It's probably not a coincidence that the Federation of Canadian Municipalities (FCM) holds its annual meeting a week after most homeowners receive their tax notices. The meeting gives municipal politicians a chance to get out of town and escape the wrath of voters seething over tax increases - and this year they are all convening and commiserating in Whistler.
The good news is 2,000 delegates - the largest conference Whistler has ever held - will be in town next week, spending money during a slow period. That may be tempered by the collective whine of 2,000 local politicians complaining to one another about municipalities being at the bottom of the Canadian political food chain and beholden to the whims of provincial and federal governments.
The FCM conference is the one time of the year when some people pay attention to that whining. Liberal leader Michael Ignatieff and NDP leader Jack Layton are expected to be in town to lend a sympathetic ear to local politicians, and to promise that things would be different if they were leading the country. Prime Minister Stephen Harper has bigger fish to fry and is expected to send a cabinet minister or two to reinforce the Conservatives' message that money is tight, times are tough and the federal government really can't afford to do much more than it is already doing.
There will be resolutions passed at the conference, promises made, lobbying efforts redoubled, but any substantive change in municipal governments' relationship to provincial and federal governments is a long way down the road.
In British Columbia, for instance, Gordon Campbell's Liberal Party promised major change when it came to power in 2001. Many of the party's MLAs, including Campbell, were former municipal politicians and they knew first hand the frustrations of senior governments downloading costs on to municipalities. They had lived with the frustration of a system that sees provincial and federal governments collect more tax revenue than they need, and then announce grant programs to disperse some of that revenue to municipalities. The random nature of such always-over-subscribed grant programs is a bit like feeding time at the zoo, and makes it difficult for municipalities to plan for the long term.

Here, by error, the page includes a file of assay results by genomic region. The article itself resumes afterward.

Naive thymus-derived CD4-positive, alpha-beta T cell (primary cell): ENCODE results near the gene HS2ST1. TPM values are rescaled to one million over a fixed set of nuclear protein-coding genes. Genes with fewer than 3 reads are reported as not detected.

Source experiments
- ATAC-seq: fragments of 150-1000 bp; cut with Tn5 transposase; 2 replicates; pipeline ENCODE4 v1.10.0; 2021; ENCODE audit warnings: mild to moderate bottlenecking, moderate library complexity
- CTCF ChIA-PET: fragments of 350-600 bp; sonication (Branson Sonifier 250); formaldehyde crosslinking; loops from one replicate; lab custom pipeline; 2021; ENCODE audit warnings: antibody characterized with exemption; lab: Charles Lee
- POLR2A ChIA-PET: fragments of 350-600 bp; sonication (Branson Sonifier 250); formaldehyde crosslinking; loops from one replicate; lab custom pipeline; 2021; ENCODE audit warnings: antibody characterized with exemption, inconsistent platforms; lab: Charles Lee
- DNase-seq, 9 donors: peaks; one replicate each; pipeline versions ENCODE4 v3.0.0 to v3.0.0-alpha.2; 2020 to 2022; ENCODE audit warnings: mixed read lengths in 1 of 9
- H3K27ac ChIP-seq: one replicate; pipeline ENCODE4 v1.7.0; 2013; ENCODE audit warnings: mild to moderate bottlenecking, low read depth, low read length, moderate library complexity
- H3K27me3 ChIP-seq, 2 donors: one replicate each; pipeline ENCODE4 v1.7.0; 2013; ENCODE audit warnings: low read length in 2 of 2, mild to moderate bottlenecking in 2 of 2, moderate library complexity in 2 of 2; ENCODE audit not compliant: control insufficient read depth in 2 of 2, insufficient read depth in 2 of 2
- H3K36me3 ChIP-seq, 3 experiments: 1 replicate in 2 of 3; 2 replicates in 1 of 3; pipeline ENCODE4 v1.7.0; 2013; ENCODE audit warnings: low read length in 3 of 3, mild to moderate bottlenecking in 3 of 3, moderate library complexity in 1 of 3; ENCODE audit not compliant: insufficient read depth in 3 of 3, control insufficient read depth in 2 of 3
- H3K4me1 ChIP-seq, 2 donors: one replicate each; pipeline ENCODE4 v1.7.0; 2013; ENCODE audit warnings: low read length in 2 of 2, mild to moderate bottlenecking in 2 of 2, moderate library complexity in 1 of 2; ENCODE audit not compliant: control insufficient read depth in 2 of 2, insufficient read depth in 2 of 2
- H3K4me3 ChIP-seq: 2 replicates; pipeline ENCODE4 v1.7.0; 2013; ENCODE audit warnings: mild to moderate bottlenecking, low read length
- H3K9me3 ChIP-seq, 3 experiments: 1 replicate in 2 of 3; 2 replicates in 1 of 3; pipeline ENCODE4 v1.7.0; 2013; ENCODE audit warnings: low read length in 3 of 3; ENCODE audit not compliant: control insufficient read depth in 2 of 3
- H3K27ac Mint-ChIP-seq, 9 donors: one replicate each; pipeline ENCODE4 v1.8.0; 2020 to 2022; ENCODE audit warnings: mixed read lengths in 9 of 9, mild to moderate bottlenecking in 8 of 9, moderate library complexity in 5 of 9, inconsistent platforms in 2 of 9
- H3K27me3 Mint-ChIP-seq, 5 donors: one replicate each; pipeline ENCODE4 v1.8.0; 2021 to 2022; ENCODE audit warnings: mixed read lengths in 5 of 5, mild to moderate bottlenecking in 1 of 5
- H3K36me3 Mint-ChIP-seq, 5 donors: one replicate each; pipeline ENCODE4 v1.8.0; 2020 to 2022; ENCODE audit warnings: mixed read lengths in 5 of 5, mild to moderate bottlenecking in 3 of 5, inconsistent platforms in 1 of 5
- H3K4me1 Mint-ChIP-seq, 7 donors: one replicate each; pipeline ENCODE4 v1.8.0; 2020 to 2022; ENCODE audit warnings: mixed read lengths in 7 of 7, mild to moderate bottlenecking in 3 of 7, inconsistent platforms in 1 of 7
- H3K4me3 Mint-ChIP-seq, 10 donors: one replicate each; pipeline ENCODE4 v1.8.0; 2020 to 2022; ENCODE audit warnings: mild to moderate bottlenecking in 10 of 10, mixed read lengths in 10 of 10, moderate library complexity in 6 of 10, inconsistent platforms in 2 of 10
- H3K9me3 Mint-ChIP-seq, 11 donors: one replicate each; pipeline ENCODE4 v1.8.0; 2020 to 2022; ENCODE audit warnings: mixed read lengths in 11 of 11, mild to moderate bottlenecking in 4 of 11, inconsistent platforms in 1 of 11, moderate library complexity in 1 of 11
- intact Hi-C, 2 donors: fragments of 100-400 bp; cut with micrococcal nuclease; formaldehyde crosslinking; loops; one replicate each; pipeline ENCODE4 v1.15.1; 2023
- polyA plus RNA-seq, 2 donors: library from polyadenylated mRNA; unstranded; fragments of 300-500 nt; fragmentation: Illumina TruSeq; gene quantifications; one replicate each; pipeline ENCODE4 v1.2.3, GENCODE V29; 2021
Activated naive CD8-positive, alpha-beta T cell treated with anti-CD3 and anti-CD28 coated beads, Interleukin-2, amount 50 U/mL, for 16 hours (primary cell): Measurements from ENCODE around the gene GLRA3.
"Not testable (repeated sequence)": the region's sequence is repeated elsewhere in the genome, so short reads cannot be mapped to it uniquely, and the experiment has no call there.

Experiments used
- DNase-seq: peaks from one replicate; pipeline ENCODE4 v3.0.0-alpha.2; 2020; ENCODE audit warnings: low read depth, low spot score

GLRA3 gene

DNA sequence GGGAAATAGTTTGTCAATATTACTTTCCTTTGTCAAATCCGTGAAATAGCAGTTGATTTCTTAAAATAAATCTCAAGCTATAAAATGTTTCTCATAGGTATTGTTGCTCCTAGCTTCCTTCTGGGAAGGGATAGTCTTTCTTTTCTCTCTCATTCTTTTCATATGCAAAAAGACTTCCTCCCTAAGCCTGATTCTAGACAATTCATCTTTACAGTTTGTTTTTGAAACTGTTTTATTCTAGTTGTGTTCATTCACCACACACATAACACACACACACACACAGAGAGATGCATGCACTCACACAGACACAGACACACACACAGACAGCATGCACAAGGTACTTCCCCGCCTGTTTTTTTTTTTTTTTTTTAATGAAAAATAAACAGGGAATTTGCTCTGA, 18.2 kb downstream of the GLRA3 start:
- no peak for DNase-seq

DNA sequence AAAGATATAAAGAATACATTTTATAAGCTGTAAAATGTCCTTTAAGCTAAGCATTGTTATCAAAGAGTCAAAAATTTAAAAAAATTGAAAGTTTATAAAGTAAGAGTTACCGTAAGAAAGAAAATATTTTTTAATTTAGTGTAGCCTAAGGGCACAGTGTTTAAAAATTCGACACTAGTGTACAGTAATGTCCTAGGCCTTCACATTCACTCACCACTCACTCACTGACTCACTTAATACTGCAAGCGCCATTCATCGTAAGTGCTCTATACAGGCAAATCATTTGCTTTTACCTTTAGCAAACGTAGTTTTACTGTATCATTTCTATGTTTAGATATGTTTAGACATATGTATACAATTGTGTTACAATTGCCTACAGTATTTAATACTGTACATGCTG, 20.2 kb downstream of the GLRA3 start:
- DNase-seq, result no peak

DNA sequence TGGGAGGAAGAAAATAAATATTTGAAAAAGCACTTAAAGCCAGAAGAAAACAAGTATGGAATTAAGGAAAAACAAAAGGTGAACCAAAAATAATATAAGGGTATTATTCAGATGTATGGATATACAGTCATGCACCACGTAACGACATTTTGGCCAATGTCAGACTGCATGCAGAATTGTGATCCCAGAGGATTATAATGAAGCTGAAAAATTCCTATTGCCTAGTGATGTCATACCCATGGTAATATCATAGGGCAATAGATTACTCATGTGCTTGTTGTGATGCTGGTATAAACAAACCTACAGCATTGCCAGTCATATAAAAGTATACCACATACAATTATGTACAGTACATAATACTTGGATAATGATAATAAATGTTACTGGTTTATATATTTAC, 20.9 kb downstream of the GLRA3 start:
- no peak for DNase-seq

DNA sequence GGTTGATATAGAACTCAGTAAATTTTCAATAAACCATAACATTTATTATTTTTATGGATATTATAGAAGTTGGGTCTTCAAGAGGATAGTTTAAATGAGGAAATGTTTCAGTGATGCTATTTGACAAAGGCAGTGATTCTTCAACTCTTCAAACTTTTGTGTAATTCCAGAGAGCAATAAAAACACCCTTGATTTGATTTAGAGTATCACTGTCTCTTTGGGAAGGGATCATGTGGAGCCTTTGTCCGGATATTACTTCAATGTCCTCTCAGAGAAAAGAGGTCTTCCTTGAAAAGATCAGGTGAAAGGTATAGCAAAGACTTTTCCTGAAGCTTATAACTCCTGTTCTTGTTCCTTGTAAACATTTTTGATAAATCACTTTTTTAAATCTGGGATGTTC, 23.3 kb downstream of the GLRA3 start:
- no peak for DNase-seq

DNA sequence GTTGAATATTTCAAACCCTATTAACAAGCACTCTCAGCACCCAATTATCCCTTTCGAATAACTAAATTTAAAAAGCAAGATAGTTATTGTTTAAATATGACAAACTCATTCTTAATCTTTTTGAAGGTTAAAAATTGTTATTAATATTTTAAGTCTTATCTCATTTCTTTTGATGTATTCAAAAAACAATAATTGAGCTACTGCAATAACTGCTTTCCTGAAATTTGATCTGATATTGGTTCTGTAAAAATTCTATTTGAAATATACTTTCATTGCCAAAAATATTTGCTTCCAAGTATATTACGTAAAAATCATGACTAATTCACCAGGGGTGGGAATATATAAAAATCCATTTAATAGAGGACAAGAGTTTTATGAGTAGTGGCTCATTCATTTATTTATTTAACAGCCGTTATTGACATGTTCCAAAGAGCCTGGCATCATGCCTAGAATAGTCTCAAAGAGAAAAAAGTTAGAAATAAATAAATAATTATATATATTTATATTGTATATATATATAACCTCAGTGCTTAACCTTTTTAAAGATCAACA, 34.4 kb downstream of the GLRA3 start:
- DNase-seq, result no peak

So the B.C. Liberals planned to introduce the Community Charter, legislation that would empower municipalities by giving them the right to impose one additional tax. Communities dependent on the forest industry, for example, might collect tax revenue from that industry. Towns where tourism was dominant would be able to tax that industry.
And then the various industries and business community recognized what was proposed and started lobbying against the idea. The final result was a watered down Community Charter that did not change the basic relationship of municipalities to the provincial government, nor substantively increase municipalities' authority in any way related to taxation.
So there is no quick fix for municipalities. They have only the authority to tax property and impose fees for various services. They have to plan for the long term to avoid falling into financial black holes and must be quick on their feet to adjust to changes imposed from governments above.
This week Whistler taxpayers saw what that failure to plan really means: an average 8 per cent tax increase, on top of last year's 5.5 per cent increase, after several years where taxes only increased at the rate of inflation. Next year, taxes are expected to increase by another 7 per cent, and in 2011 by another 5 per cent. Most fees and parcel taxes are also up again this year, to catch up to where they should be, we are told.
But the newsletter included with Whistler's tax notices also shows how senior governments can muddy municipal waters. Whistler is facing a $1.4 million increase in transit costs this year, largely due to a new transit facility. The facility is rumoured to cost $24 million, of which Whistler must pay 57 per cent. However, Whistler won't own the facility; B.C. Transit will.
The facility will be the home of the hydrogen fuel cell buses the federal and provincial governments are anxious to show off during next winter's Olympics. Those buses, and the new buses that replaced Whistler's dilapidated fleet last fall, are largely paid for by senior governments. But one of the costs - to Whistler taxpayers - they came with is the transit facility.
So the complaints that come from next week's FCM conference are not without some justification. Federal and provincial governments spend more time thinking about how to stay in power than how to assist municipalities. But municipal politicians should have known that when they got into the game. They exist in the space between property owners upset at tax increases and senior governments that seemingly have bigger issues to deal with.
The situation will only change substantively if municipalities can collectively find a way to connect property tax increases to senior governments.